China’s Hydrogen Intentions
A remarkable item in China’s 14th Five Year Plan (2021 – 2025) is the confirmation of hydrogen industry as one of China’s 6 industries of the future. The country is serious about its Plans – electrification was one of the major items in the “Made in China 2025” plan and has led to China becoming a global EV leader, both in manufacturing and consumer uptake.
China’s interest in hydrogen technology comes from the country’s pledge to become carbon-neutral by 2060 and hit peak carbon emissions before 2030. In addition, China depends on other countries for its oil needs and is keen to improve its position. By 2030, the country’s need for hydrogen is predicted to reach 35 million tons, or 5% of the China’s energy system
On top of a a country-wide development and incentivation plan for the hydrogen industry, 16 provinces have included hydrogen in their own 5-year plans. The country supports local governments with fiscal bonuses in their R&D efforts as well as in developing a supply chain.
The bottom line is that hydrogen is expensive and not clean. Currently, the cost of one kg of hydrogen to power a fuel cell car is roughly USD 10 – too expensive to be economically sustainable. Here are the main challenges to produce hydrogen:
Hydrogen can be extracted from fossil fuel, but that doesn’t make much sense. The alternative production method is water electrolysis whereby electricity is used to split the “H” from the “O”. Unfortunately, this procedure is costly as well; it requires expensive equipment and USD 6 worth of electricity for the production of 1 kg.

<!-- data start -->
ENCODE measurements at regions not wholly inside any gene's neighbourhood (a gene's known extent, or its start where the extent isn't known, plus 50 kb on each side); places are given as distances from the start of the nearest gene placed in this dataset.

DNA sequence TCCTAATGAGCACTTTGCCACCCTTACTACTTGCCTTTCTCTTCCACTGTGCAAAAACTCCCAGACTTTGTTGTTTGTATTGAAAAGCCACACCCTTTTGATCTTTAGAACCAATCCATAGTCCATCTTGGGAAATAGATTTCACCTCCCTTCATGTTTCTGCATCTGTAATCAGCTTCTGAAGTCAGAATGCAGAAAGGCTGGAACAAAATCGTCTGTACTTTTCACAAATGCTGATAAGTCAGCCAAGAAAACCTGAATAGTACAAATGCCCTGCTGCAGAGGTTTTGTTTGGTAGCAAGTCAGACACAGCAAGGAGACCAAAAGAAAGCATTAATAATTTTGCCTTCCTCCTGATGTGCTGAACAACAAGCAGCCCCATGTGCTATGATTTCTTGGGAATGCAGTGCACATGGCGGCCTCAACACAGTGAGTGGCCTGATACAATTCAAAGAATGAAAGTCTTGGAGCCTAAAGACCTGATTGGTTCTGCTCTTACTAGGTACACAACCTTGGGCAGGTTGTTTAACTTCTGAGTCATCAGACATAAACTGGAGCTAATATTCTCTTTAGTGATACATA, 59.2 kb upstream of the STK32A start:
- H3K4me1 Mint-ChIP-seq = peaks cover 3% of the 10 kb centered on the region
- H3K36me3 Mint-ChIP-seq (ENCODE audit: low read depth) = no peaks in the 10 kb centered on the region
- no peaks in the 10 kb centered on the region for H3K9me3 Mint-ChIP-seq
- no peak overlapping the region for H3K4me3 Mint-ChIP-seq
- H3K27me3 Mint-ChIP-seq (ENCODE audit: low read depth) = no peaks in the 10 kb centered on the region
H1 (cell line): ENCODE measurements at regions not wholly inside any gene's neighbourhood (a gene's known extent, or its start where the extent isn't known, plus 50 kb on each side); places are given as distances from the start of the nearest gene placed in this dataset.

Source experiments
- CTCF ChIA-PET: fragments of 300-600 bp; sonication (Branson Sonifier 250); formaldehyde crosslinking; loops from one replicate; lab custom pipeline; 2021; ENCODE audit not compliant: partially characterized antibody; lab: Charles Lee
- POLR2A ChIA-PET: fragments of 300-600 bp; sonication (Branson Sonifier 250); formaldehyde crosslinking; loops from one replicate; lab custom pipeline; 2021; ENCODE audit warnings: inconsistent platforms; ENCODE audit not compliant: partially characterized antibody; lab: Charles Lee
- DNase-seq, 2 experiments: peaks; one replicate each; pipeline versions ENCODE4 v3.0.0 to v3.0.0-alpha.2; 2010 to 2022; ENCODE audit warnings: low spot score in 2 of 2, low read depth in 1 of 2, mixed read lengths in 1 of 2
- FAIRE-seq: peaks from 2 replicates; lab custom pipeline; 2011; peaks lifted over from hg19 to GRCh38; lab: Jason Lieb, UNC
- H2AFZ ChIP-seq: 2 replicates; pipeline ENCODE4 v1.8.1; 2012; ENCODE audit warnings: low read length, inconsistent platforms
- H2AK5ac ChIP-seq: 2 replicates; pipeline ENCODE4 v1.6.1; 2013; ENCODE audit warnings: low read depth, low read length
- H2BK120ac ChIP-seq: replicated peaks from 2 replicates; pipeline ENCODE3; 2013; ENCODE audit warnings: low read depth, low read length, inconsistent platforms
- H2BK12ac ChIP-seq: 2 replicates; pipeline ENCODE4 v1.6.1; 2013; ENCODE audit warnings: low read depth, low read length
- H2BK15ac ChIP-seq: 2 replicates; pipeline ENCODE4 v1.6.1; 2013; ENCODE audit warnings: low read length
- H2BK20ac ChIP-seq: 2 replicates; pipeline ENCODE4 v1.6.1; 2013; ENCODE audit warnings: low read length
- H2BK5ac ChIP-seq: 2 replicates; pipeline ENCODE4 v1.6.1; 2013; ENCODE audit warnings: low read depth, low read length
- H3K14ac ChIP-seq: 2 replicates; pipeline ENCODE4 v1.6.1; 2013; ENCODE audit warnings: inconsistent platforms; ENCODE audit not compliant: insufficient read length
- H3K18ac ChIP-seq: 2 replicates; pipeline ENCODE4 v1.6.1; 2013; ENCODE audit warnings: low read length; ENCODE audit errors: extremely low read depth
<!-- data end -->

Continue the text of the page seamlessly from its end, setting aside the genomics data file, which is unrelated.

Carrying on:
In China, that electricity comes from coal; one kg of hydrogen would produce over 35 kg of carbon dioxide, which means that hydrogen is about 4 times as polluting as fossil fuel.
Therefore, China is not looking at “normal” hydrogen, but at “green” hydrogen instead. In other words, the electricity required to produce hydrogen needs to come from renewable energy (hydro, wind, solar), hence additional investments are being made to build renewable power plants.
Finally, transportation of hydrogen is costly, polluting, and time-consuming, hence the need for a delivery infrastructure via pipelines. Pipeline research and investments are consequently also captured in the 14th Five-Year Plan.
Becoming the leader
At this point in time, Japan leads the race to hydrogen. Toyota sells about 10.000 units of its Mirai and has been investing massively in R&D. As a country however, Japan is not ready for a massive implementation of hydrogen as there are only 135 hydrogen fuel stations nationwide and no concrete plans to expand. Although the Japanese government is pushing automakers and energy companies to invest collaboratively in hydrogen, only few companies are willing to sacrifice budget for long-term goals.
This is where China will do better than Japan; many Chinese companies are already collaborating with Japanese companies and collect knowledge, whilst a country-wide strategy is much easier to implement in China, due to the country’s planned economy. One thing is sure: China has put its mind to hydrogen the same way it had put its mind to electrification and failure is not on the agenda.
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